Kopi luwak (Malay pronunciation: [ˈkopi ˈlu.aʔ]), or civet coffee, is one of the world's most expensive and low-production varieties of coffee. It is made from the beans of coffee berries which have been eaten by the Asian Palm Civet (Paradoxurus hermaphroditus) and other related civets, then passed through its digestive tract.[1] A civet eats the berries for their fleshy pulp. In its stomach, proteolytic enzymes seep into the beans, making shorter peptides and more free amino acids. Passing through a civet's intestines the beans are then defecated, keeping their shape. After gathering, thorough washing, sun drying, light roasting and brewing, these beans yield an aromatic coffee with much less bitterness, widely noted as the most expensive coffee in the world with prices reaching $160 per pound.[2]

Kopi luwak is produced mainly on the islands of Sumatra, Java, Bali and Sulawesi in the Indonesian Archipelago, and also in the Philippines (where the product is called motit coffee in the Cordillera and kape alamid in Tagalog areas) and also in East Timor (where it is called kafé-laku). Weasel coffee is a loose English translation of its name cà phê Chồn in Vietnam, where popular, chemically simulated versions are also produced. However, 2 farms have 300 civets in the wild in Dak Lak, the farmers collect the coffee seeds, they produce 300kg only of authentic vietnamese chon cofffee. The civets live in the wild and are fed beef. The processed civet beans are processed and imported to the UK to the farmers' sole UK supplier.

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We buy whole beans and grind it fresh each morning. Black and no sweetner. Blue Mountain is considered the best but at $39/lb most people shy away from it. We did buy a half a pound a few months ago just to try it and it was extremely good and smooth. We now get a blue mountain blend at about $16/lb. Not sure of the brand. Its from a local store (Central Market by HEB). Some type of "morning blend" seems to be a good balance. You might try starting there and then going to more of a medium roast. The French or Italian roasts are going to be the most bold. Probably the best coffee I have had was a "french press" version.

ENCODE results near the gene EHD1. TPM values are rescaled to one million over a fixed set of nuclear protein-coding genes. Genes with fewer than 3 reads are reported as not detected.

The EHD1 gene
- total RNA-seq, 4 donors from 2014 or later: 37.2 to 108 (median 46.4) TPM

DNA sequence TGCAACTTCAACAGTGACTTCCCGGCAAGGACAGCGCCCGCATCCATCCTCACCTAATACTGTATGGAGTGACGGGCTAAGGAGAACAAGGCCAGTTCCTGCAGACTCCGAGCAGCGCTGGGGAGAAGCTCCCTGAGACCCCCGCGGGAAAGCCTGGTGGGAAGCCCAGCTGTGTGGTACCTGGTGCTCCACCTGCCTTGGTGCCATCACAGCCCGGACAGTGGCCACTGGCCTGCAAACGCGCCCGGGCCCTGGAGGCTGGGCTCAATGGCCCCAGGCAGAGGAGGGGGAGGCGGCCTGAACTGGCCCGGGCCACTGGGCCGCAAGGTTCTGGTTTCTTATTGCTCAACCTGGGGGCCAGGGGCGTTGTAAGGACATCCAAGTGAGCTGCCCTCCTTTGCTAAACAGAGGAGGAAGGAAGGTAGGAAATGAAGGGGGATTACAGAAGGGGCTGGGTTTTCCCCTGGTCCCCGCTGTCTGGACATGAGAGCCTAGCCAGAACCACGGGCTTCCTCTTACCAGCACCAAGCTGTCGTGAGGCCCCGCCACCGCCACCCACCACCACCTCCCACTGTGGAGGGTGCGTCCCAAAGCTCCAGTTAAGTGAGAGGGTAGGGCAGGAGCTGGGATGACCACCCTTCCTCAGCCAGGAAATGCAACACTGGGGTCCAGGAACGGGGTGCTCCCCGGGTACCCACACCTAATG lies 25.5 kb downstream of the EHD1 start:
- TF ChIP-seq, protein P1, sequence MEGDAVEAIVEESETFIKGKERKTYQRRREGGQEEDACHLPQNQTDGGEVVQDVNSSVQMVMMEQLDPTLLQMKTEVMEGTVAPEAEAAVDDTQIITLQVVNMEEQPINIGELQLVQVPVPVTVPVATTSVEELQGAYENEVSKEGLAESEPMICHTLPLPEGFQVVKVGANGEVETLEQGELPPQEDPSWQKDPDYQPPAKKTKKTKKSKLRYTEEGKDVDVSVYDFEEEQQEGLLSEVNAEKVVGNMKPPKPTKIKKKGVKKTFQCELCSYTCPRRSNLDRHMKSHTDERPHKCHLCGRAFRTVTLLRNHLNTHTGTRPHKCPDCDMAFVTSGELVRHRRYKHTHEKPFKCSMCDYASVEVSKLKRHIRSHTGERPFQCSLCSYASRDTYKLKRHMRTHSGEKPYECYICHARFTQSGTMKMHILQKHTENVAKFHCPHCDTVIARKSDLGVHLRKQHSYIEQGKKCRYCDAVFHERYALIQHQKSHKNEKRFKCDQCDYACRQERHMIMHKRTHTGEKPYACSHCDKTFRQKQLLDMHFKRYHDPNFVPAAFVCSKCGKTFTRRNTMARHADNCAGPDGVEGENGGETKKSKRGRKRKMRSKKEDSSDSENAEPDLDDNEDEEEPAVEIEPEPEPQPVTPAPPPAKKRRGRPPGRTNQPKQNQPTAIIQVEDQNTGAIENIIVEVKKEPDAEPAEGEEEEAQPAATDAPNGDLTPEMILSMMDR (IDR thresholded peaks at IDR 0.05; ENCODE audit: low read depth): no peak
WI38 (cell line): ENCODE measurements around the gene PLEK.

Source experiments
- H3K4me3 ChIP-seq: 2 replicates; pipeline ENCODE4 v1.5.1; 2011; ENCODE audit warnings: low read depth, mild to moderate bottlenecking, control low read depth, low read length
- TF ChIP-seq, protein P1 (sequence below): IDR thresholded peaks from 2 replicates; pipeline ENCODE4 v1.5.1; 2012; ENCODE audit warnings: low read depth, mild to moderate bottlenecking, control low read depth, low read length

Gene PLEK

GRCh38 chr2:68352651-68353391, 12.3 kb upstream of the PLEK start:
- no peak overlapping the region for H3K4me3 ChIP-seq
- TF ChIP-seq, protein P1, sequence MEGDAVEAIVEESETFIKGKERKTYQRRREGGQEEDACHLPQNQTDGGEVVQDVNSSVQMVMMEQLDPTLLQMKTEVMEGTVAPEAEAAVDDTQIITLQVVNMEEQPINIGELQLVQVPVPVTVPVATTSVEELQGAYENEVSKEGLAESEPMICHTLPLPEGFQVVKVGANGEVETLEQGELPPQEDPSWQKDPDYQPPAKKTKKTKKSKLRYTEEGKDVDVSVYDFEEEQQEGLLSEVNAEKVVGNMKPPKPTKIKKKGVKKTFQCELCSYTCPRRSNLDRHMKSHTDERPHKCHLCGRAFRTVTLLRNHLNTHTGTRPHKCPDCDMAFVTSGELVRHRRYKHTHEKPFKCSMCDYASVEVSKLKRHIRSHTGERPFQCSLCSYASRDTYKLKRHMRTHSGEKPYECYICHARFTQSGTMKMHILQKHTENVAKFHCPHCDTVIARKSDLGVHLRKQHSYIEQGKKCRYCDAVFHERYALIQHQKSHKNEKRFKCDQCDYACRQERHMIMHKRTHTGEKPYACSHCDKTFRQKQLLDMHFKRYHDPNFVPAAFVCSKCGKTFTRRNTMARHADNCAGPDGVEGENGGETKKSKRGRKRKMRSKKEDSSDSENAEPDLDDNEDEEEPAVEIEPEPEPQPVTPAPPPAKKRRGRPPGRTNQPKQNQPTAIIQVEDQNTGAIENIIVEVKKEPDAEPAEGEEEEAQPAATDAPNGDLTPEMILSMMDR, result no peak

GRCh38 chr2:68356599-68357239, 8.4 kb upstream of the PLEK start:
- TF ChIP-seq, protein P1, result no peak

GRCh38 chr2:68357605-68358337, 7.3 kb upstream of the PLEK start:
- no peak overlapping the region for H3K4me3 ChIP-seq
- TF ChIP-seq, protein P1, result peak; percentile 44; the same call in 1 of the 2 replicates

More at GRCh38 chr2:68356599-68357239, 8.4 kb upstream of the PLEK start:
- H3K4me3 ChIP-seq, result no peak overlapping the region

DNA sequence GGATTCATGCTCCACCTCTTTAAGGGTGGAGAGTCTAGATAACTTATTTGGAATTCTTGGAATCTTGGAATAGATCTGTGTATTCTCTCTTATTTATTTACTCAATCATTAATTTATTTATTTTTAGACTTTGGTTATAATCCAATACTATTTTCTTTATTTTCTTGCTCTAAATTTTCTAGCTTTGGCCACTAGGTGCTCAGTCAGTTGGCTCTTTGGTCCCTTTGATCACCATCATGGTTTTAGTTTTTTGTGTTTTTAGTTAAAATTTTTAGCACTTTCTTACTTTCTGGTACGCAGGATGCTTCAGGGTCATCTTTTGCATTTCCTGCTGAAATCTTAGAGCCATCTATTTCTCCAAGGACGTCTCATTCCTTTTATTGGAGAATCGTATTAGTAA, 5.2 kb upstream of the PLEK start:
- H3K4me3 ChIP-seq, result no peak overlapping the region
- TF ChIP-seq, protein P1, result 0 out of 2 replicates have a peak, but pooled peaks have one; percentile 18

A site called Sweet Maria's does quality unbiased testing of premium coffees. I agree with them about Jamaica, even Blue Mountain; its really gone flat. The quality of the plants and equipment has deteriorated and been surpassed by other regions. But the marketing and reputation is still holding a high price.

My sis bought me a roaster so I buy green beans and roast my own. Doing that or going to a roaster is the only way to get true fresh roasted. The taste changes in 5-6 hours and not for the better, though 24-48 hour fresh roast is still way fresher than any brown beans in a store. I bought three pounds of extra fancy for $44 from Kona a couple months ago. Great coffee. I just had some from Guatemala that was better/richer. I've tried a dozen I prefer to the Blue Mountain I had last summer. It was flat and acidic. Not much different than big brand store bought.

Vacuum coffee maker for me. I enjoy the process, but Scooby may have evidence that better coffee can be made by a different technique. :shrug:

I took Tipsey's advice and got a Toddy cold filter concentrate maker. I like it okay, but the vacuum is better.

Whole Foods and Costco both roast coffee in the store (at least in Austin) for immediate purchase also.